12. 8. 2019 |

Dr. Jose Hernandez - Kardiovize Brno 20130  FNUSA-ICRC

Dr. Jose Pantaleon Hernandez-Rodriguez is a Spanish scientist who has been working for almost a year at the International Clinical Research Center of St. Anne's University Hospital in Brno. His has an interest in cardiovascular diseases, and he would like to develop and implement health initiatives in this city, through his expertise in prevention programs. We have asked him how he can compare his pubic health experience in Western countries, with that of the Czech republic.

José, could you briefly describe your career so far?

I have worked for the National Health Service, in the UK, both as a Public Health information Officer and as well as in commissioning roles. Following my training, in Oxford School of Medical Sciences, I have worked as a project manager and in consultancy roles, in England. I am now based in Brno, and I would like to improve the health of communities through public health prevention programmes.

And what are you doing now?

My interests includes studying the awareness of cardiovascular risks, here in Brno. This is a interesting topic, while Western state-supported campaigns to improve prevention and healthy lifestyle have had measurable impacts, that of Central and Eastern Europe is not well-know. I often see here agressive advertising of alcoholic beverages and tobacco. I would like to improve this.

Is it real at all?

There are very real differences between cardiovascular mortality in western and eastern Europe. The Czech Republic has a higher mortality compared to neighboring Western countries. This is probably related to lifestyle, which can be theoretically modified not only by individual choice, but also aided by policies proposed towards reducing the consumption of alcohol and tobacco at state level, and by local politicians. Paradoxically, aggressive marketing campaigns of tobacco companies, coupled with historically a very high alcohol consumption, have made Eastern European countries an ideal place to implement effective and measurable public health campaigns.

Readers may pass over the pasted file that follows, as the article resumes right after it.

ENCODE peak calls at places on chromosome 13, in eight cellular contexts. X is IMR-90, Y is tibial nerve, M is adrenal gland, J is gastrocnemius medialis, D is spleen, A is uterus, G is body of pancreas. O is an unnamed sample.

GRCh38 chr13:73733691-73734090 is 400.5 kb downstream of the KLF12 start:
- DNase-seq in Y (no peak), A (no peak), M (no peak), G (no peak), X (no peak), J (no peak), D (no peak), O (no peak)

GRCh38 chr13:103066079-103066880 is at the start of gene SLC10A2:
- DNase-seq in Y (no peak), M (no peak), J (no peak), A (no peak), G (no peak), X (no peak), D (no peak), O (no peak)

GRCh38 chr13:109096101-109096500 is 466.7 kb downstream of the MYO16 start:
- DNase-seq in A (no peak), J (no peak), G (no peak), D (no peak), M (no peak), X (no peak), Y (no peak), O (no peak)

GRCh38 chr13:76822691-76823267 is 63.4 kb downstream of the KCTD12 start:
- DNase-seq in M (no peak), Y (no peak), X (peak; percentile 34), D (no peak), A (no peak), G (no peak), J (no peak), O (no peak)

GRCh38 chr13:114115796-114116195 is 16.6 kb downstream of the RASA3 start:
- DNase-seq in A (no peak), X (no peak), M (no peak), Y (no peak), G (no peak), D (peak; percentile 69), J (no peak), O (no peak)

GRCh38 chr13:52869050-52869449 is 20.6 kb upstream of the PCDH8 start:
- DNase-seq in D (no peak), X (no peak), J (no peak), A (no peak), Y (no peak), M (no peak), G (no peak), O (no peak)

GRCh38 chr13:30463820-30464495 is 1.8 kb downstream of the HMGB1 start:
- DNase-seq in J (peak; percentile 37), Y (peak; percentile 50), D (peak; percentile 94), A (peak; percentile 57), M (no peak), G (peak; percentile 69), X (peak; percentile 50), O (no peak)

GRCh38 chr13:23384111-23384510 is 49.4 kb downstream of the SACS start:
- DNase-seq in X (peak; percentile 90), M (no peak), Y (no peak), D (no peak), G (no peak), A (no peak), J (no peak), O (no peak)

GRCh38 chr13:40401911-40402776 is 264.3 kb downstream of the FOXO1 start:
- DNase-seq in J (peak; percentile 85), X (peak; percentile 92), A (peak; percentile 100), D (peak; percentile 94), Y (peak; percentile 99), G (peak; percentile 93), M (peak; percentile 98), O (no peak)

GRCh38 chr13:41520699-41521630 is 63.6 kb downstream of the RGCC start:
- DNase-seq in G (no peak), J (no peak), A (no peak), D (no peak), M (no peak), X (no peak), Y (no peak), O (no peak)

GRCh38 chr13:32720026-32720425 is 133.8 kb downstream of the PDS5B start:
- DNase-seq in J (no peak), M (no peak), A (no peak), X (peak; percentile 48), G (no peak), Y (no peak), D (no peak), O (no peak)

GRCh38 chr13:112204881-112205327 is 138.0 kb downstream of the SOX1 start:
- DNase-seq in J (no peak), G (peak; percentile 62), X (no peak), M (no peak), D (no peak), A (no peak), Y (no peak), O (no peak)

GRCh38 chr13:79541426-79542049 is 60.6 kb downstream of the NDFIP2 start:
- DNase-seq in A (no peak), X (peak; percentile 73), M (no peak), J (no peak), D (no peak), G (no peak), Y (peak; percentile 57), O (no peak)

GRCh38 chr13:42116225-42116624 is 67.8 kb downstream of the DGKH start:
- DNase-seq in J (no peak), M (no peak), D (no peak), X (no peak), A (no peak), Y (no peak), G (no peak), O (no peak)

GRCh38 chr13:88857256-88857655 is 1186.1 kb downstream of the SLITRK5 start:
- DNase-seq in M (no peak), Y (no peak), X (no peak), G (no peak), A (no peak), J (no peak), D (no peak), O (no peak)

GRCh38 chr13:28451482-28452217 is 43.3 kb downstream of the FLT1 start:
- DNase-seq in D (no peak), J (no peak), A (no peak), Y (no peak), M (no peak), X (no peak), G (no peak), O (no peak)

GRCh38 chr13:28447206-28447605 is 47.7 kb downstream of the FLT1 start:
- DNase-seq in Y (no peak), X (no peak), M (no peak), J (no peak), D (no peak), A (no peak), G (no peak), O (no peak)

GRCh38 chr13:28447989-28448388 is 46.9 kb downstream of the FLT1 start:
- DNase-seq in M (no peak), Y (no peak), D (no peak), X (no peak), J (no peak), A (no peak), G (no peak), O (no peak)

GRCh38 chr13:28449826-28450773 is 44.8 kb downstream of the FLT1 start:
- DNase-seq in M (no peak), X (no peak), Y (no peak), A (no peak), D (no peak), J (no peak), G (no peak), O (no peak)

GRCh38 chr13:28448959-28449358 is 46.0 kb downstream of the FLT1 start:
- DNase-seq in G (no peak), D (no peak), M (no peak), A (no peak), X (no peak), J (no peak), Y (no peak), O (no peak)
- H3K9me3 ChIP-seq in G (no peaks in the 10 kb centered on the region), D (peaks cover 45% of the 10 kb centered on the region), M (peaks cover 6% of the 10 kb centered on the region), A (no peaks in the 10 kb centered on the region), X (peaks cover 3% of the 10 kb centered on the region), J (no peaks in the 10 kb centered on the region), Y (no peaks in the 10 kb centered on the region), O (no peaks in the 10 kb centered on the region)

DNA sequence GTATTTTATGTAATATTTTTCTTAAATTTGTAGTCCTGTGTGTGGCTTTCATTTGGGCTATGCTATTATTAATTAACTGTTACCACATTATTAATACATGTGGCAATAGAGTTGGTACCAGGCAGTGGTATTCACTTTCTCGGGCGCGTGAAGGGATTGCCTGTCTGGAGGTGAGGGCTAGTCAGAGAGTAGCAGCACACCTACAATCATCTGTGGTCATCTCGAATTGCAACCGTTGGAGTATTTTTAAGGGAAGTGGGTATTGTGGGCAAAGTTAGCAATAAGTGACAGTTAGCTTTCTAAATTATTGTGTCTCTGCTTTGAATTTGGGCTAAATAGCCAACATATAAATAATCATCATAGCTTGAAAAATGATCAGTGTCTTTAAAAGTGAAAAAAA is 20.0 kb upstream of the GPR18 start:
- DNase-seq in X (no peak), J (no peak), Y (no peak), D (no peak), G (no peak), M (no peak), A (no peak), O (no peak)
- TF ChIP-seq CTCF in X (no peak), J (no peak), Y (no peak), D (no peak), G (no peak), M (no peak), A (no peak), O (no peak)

Do you have any evidence this is the case here in Brno?

Yes, certainly, thanks to the Kardiovize Brno 2030 project. Since its start, in 2011, is the most comprehensive cardiovascular prevention program in Central and Eastern Europe. It has analyzed the health of the population of the city of Brno, as well as mapped cardiovascular risk factors in as much as one percent of its citizens, providing strength to our findings. Results showed a very high proportion of men (91%) and women (79%) reporting less than recommended fruit or vegetable intake, it also found  that  over a quarter of participants were smokers. This, together with other lifestyle factors may affect  the rate of cardiovascular disease in Brno.
We are helping disseminate this information through scientific publications and conferences. Kardiovize Brno 2030 is aiming to a wider audience, so  that programs looking at improving risk factors work not only in Brno, but throughout the country.

And are we able to contribute to the implementation of specific programs?

This is, of course, the BIG question, are we able to translate research into practice? I am optimistic. Experience from foreign settings provide evidence that raising awareness of risk factors such as cholesterol, high blood pressure or smoking can be effective at town, municipality level and beyond. Is a matter of addressing this issue outside the academic arena. Specific impacts such as reducing health care costs perhaps may be an argument strong enough to plan and implement an appropriate public health strategy.

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